Then there’s this: if you have a golden ratio, you more or less already have a pentagon, and vice versa. They are inter-subscribed; they share a fundamental set of relationships by their very nature.
You can go pretty far with this stuff; there are multiple ways to construct pentagons without a ruler, interleavings between the various shapes, I may have to put together another post…for now it’s enough to say that there are kinds of geometric relationships that can be useful in getting regular linear constructions out of circles, and vice versa. And you don’t need to understand much math in order to get some interesting results:
What you can also start to do is to use this relationship to generate patterns that have useful properties, which will eventually come around to Charlie’s statement about sampling.
In the drawings as follows (which I started on paper), the blue line is the long side of the rectangle & the orange line is the short side. The new lines are always the thick lines.
Start by placing the blue line on the left and striking two parallel lines out to the right, from the top and bottom of the long side. This gives us a set of reference lines we can use. Then place an orange line to the right of the blue line, with its bottom along the lower parallel line. Put a mark at the top. This is our first grid marking.
Next, we place another orange line at the mark we just made, so that it sticks up over the top parallel line. Take this extra length, which we’ll call the red line, & bring it down to the bottom of the bottom parallel line, one tick mark over.
The top of our new red line becomes the next place for a marker. Then we put an orange line on top of that, and the top of that becomes our next marker.
Then keep doing that, making marks every time the combination of red line and orange line lies within our range of parallel lines, and taking the lengths of each red line back down to the bottom parallel line. Eventually you get a pattern that looks like this:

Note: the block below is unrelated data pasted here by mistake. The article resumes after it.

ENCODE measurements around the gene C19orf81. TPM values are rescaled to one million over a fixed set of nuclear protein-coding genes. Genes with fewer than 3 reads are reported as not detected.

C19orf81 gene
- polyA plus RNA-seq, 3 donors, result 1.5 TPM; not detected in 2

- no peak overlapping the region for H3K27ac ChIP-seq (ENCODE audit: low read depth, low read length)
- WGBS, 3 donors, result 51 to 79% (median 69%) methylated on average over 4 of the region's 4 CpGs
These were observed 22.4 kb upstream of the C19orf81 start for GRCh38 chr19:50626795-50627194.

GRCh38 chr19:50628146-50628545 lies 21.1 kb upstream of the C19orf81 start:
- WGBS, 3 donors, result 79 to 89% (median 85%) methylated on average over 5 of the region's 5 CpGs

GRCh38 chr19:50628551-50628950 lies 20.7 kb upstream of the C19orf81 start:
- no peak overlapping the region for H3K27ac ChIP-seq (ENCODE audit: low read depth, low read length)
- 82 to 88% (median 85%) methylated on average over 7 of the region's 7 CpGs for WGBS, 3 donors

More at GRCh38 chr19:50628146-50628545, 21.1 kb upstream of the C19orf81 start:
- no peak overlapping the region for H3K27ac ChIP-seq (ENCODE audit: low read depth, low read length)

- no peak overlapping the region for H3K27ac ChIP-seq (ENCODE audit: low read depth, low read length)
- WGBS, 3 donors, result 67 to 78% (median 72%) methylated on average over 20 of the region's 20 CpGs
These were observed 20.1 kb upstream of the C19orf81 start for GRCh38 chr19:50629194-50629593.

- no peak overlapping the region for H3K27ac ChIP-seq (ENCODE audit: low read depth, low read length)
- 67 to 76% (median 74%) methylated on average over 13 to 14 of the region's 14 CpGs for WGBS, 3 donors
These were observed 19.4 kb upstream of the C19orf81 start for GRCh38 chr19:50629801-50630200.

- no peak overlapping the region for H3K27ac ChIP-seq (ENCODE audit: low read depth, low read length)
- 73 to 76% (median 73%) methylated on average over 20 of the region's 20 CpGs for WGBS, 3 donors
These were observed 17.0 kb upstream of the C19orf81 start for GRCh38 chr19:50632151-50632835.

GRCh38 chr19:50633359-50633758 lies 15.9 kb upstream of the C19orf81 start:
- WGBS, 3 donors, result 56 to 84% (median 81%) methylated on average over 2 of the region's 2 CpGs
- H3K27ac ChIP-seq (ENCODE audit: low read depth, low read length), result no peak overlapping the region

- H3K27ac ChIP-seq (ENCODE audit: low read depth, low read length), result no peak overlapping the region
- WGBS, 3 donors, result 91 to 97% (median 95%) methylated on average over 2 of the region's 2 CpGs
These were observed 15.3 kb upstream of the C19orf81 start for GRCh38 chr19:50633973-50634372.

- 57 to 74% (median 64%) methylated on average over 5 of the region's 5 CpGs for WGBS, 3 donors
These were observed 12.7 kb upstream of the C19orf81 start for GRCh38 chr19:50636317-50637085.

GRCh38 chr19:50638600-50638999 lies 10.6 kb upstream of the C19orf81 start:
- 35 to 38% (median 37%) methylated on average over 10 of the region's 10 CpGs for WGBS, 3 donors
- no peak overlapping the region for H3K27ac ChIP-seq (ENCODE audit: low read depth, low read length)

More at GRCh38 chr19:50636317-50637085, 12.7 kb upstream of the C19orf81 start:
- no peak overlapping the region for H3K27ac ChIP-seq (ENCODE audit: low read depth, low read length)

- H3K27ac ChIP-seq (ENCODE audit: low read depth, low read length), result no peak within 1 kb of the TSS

Which lets you do this:
And also this:
Which, when you combine them, looks like this:
Which looks suspiciously like this:
It’s hard to talk about this for very long without mentioning Vi Hart, whose amazing videos about the Fibonnaci sequence (and in general, Doodling in Math Class) comes at this from the number side of things but draws many of the same conclusions.
So, to summarize: we’ve got a) a fundamental irrational property of a simple geometric construction that leads to b) patterns in every direction and c) seems to be inscribed into the structure of a great many natural phenomena, as well as a mathematical sequence that results in very specific kinds of spirals.
How can the golden ratio be used in mapmaking?
This is the heart of what’s fascinating to me about this method. It guarantees the most spread-out, and therefore most efficient, next step, no matter how many steps you’ve taken, or will take in the future. It lets you act, with confidence, in the moment, without a defined end in mind. It’s about being effective, without necessarily needing to be efficient. It’s about behaving abundantly, extravagantly, knowing that you’re doing the best thing in every moment, without having to worry about ending too quickly or spending too much time on what’s next.